Skip to main content Skip to office menu Skip to footer
Minnesota Legislature

Care credits for working families

Published (2/20/2009)
By Kris Berggren
Share on: 



Legislators debated the costs and benefits of a proposed change to the dependent care tax credit that would cost $15 million, but could lighten the tax burden for thousands of working parents of young children.

Sponsored by Rep. Nora Slawik (DFL-Maplewood), HF276 would align the state dependent care credit eligibility with its federal counterpart and simplify the process for taxpayers.

“Over time state and federal credits have become out of synch and difficult to navigate, and end up leaving low-income families out who need it the most,” Slawik told the House Early Childhood Finance and Policy Division Feb. 12. The division approved the bill and sent it to the House Finance Committee.

About 46,000 families would receive a larger state credit than under current law, including about 11,000 who fall through the cracks under the current formula and receive no state credit. About 4,000 families would receive smaller state credits than under current law.

The $15 million price tag troubled Rep. Keith Downey (R-Edina).

“In our taxes committee, as we are debating many of the other tax credits within the governor’s overall budget proposal, one of the disciplines that we are asked to adhere to is that if we’re extending an additional credit we are asked to provide some means,” he said. “I personally don’t like this terminology — to consider how we are ‘paying’ for the credit.”

Putting even a little more money into low-income families’ pockets could have lasting benefits, said Rep. Gail Kulick Jackson (DFL-Milaca), such as decreased rates of alcohol and chemical abuse and domestic abuse, and increased children’s school success.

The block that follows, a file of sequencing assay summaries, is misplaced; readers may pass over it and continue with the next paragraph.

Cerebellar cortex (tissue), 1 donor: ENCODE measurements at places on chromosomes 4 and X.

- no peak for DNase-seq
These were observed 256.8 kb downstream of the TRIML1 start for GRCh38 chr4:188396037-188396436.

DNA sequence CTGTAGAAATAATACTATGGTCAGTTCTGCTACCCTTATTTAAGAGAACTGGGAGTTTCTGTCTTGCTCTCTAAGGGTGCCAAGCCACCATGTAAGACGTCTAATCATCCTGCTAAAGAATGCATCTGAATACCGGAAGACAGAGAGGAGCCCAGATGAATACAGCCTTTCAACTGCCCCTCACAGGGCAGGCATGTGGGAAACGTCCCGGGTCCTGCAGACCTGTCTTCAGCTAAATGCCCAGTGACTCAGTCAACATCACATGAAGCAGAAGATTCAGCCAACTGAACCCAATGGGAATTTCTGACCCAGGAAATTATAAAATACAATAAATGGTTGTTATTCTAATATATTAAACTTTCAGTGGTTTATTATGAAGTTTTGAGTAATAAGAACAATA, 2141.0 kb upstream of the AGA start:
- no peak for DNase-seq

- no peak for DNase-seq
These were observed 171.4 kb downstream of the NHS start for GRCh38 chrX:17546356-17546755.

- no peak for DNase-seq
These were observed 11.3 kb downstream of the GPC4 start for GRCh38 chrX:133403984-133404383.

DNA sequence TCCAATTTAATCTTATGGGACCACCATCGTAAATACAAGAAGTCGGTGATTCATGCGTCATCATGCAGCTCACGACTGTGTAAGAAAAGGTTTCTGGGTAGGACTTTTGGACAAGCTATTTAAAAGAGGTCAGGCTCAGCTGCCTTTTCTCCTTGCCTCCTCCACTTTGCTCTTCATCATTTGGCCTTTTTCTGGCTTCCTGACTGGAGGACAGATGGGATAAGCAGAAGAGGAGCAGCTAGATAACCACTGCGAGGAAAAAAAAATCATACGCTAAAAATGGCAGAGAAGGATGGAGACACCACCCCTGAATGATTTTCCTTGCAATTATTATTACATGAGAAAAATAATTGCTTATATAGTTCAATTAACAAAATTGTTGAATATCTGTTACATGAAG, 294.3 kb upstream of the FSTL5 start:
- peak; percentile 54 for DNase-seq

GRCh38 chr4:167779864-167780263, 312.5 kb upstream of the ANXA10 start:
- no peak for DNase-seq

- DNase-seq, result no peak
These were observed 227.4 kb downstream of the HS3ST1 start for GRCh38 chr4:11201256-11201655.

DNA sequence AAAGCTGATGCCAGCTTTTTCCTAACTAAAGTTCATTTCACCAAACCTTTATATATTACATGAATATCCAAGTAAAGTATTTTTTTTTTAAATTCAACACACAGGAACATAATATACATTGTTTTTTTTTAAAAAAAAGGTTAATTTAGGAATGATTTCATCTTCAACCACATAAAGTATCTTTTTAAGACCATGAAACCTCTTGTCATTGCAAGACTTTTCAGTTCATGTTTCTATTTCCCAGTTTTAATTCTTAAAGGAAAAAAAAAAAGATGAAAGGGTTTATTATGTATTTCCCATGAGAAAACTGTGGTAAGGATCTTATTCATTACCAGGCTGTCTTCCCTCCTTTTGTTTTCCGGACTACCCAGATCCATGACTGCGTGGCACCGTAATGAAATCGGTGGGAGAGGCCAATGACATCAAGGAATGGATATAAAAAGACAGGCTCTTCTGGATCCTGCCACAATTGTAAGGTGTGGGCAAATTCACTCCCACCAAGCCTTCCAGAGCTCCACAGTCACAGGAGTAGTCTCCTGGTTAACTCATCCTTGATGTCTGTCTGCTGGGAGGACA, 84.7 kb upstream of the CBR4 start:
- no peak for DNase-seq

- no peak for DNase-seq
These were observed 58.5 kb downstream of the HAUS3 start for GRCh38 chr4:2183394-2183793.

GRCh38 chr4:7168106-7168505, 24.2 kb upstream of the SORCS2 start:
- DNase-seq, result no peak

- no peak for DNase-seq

“It’s too bad we don’t have a figure for the benefit of helping people stay employed, keeping their jobs,” she said.

Downey lamented the lack of opportunity to weigh the value of a credit “because we do static budgeting as compared to dynamic,” he said. “We simply have to balance a tax credit either with a revenue increase, a tax increase somewhere else or the reduction of another credit.”

A companion bill, SF653, sponsored by Sen. Linda Scheid (DFL-Brooklyn Park), awaits action by the Senate Taxes Committee.

Session Weekly More...


Session Weekly Home



Related Stories


Revenue raiser raises none
Tax reprieve for flood victims
(view full story) Published 6/1/2010

Betting on TIF
Expanded use of development tool key component to ‘jobs’ new law
(view full story) Published 4/8/2010

Finding funding
Tax ‘jobs’ bill struggles its way to the House floor
(view full story) Published 3/25/2010

Targeting investment
Projects ready to go by July 1, 2011, could benefit from tax bill
(view full story) Published 3/18/2010

At Issue: Holding firm on funding positions
Historic deficit magnifies differences on how to pay for state services
(view full story) Published 5/29/2009

At Issue: Dealing with difficult reform
Tax bill squeaks by House floor, conferees begin work
(view full story) Published 5/1/2009

First Reading: Mustering courage and bold reform
‘Tough’ choices made in tax bill; new bracket created, some loopholes closed
(view full story) Published 4/24/2009

Minnesota Index: Taxes
Figures and statistics on taxes in Minnesota
(view full story) Published 4/24/2009

At Issue: Innovating property taxes
House division chair takes a stab at reform
(view full story) Published 4/3/2009

At Issue: Giving back local control
Counties could have option to impose sales tax
(view full story) Published 3/27/2009

First Reading: Making the state more progressive
Tax chairs take a stab at reform
(view full story) Published 3/20/2009

At Issue: Challenges ahead for taxpayers
Division seeks public’s input into property tax issues
(view full story) Published 1/9/2009